Originally posted by JamesMcMahn
The departments there need to learn to use the "blanket party system" that helps fix corrupt cops.

Even the American Military has outlawed that practice...Serious injury & death resulted in too many cases. At the very least, assault charges can be levied. Yes, I'm a veteran & that was told to the whole company on Day 1 in boot camp...This was in 1986.


Originally posted by jsobecky
The judge was wrong, and so are you. It isn't the first time, nor will it be the last.

And who gave you the authority to overrule a duly appointed judge deciding in favor of a Citizen Right specified in the Constitution? Remind me to never vote for you in any election whatsoever.



posted on Jul, 2 2007 @ 02:07 PM
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So many ignorant of history and truth. Cannabis is illegal not because any studies were done that showed any reason to make it illegal. It was a political/corporate con job. There is a vast reference work on this so I will not go into details. Note that the only really valid comment before the rigged vote was taken that did all this was from the head of the Americam Medical Assoc., who lambasted the senators with fact after fact proving that none of the lies about cannabis'/hemp's alleged harms had any validity whatsoever.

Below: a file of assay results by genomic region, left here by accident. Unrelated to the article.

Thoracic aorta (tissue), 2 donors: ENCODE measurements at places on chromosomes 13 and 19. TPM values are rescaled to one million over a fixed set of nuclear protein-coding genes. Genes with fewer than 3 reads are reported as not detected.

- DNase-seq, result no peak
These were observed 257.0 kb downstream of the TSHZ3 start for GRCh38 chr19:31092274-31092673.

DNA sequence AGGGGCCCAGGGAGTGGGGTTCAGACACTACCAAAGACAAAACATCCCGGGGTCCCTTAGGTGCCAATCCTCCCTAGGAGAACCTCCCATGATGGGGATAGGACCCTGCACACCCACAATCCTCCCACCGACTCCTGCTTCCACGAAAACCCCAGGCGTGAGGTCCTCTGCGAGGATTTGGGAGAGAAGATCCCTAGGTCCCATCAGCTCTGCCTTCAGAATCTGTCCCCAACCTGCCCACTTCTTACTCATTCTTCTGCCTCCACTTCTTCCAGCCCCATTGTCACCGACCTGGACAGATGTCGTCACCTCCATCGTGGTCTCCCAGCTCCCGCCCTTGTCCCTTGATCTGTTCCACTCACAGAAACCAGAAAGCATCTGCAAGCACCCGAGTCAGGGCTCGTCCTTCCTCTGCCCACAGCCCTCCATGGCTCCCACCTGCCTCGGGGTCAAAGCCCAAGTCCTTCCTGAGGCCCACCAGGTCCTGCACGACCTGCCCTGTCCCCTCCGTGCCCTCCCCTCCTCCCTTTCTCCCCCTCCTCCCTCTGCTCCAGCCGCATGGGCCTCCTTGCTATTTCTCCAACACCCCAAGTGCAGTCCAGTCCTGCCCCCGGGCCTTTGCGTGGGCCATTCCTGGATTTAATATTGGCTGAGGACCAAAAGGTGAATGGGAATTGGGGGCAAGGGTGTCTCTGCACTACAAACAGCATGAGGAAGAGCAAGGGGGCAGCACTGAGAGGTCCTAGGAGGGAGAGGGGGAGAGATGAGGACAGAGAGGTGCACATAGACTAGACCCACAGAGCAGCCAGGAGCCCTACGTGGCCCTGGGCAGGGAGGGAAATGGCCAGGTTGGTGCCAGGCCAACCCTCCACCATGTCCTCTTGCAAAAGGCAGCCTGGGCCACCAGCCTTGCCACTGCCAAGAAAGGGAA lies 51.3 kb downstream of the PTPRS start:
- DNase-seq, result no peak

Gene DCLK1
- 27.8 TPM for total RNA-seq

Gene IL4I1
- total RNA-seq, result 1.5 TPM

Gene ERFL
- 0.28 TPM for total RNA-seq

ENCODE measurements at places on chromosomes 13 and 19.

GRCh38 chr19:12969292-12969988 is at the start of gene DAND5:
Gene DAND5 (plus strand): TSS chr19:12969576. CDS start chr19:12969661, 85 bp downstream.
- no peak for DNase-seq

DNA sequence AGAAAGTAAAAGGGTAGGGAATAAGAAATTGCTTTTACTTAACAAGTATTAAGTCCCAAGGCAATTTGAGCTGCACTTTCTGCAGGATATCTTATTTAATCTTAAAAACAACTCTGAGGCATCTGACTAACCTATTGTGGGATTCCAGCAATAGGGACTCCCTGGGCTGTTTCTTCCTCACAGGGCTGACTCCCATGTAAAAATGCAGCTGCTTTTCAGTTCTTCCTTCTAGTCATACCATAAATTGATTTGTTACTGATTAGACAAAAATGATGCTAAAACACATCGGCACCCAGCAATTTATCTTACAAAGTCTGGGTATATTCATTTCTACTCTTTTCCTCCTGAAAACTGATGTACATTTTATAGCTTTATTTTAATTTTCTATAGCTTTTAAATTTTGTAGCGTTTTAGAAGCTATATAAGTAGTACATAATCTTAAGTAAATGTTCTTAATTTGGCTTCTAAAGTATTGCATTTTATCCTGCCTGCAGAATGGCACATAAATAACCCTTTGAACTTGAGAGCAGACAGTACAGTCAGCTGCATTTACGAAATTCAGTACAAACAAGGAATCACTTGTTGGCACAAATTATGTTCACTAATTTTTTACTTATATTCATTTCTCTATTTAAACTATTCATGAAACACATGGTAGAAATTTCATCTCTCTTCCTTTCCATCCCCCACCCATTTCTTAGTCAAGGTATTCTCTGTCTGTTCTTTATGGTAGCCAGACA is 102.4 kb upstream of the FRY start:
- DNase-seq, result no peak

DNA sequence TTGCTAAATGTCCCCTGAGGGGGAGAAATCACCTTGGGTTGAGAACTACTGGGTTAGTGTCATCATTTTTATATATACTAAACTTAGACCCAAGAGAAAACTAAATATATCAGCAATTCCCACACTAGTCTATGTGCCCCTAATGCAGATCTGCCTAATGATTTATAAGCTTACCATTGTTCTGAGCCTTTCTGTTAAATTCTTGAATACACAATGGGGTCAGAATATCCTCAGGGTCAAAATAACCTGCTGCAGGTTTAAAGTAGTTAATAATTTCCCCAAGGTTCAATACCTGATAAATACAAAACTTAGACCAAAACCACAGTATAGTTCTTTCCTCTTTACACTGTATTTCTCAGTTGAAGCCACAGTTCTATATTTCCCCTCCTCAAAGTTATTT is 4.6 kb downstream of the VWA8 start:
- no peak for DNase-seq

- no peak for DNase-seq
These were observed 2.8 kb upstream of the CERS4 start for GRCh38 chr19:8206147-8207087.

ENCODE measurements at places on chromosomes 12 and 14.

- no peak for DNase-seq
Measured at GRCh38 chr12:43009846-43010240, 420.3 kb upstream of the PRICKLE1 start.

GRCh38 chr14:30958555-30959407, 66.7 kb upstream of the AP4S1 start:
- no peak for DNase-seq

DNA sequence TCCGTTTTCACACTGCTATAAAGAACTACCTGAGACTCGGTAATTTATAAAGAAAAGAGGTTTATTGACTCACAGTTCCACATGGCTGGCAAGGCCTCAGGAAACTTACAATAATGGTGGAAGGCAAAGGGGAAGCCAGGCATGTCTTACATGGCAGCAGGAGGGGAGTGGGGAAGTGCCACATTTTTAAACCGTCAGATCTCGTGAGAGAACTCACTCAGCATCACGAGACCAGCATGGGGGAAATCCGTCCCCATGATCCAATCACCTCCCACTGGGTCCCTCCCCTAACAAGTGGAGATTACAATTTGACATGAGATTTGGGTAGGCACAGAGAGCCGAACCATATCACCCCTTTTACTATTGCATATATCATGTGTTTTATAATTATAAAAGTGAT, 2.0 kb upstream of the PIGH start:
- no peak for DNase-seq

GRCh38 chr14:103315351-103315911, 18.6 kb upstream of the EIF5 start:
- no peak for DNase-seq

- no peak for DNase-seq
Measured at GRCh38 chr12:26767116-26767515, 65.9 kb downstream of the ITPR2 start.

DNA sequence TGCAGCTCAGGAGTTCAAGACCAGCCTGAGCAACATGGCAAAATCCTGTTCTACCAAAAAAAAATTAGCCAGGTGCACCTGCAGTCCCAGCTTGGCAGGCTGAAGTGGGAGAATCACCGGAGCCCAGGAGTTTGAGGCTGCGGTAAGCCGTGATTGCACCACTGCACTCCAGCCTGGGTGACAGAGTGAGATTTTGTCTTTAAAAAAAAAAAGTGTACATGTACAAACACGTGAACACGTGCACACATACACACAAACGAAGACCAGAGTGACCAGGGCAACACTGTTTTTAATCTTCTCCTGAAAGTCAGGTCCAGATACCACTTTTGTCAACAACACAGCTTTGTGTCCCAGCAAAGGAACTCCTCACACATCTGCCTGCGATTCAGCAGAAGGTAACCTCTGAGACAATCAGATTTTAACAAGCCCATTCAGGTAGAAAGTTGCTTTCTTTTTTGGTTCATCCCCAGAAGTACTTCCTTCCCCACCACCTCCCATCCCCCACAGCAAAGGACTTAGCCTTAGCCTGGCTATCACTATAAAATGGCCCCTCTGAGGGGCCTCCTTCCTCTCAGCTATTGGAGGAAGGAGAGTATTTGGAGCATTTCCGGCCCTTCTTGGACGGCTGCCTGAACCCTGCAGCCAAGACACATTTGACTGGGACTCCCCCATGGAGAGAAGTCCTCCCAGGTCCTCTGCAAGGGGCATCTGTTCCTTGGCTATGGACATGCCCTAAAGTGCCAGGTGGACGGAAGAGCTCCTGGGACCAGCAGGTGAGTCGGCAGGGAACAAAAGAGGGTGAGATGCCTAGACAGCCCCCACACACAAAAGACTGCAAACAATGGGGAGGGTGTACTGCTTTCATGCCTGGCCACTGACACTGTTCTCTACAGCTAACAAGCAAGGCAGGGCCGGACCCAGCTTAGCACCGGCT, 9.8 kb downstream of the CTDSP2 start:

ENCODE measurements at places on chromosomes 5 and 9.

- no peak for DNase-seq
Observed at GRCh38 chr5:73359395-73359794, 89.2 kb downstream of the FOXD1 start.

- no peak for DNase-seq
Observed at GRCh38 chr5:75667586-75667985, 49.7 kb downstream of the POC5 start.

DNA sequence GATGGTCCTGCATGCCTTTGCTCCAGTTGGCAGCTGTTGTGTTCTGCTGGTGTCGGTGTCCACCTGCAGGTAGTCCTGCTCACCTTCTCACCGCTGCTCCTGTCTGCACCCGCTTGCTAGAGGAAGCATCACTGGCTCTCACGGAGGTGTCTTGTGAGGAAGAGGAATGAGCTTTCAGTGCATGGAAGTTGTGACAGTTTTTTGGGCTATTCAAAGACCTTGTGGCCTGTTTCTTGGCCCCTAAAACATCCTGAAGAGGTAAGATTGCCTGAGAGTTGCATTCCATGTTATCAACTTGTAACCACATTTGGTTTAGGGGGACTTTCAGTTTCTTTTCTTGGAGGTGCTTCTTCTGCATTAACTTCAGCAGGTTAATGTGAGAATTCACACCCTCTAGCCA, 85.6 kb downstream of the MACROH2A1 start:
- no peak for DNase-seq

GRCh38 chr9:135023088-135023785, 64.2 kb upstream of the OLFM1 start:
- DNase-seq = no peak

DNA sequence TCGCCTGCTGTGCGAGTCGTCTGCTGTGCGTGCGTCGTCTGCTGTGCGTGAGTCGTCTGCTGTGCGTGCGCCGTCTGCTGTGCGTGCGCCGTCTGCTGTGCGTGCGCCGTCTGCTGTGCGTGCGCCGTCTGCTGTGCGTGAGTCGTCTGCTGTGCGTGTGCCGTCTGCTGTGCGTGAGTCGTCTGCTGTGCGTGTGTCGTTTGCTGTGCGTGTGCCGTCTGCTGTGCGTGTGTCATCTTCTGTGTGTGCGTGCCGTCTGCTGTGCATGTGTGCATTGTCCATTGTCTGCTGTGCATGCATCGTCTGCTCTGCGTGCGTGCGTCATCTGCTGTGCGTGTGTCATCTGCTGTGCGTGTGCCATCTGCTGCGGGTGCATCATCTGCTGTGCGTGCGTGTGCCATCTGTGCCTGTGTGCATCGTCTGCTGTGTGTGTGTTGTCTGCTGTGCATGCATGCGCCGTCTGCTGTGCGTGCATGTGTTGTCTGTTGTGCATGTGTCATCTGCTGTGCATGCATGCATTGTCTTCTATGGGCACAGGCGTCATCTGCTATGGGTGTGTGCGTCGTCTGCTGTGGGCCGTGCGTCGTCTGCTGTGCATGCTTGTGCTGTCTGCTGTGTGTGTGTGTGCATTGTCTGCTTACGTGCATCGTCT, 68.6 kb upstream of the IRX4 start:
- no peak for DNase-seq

Cannabis was used extensively in medicines before the Harrison Act; and the only reason it was made illegal was to discourage competition to the forestry ( paper ) industries ( Hearst yellow journalism influence), the petrochemical concerns, which were coming out with Rayon and Dacron, oil based fabrics; Hemp, easy to grow and super efficient, was the enemy of oil, and that was its doom. Also the growing Pharma giants. Racist and outrageous cliams were standard as Harry Anslinger, married into a powerful family in politics, used the plant as a scare tactic to support and legitimize his new agency: the Narcotis Bureau, forerunner of the DEA.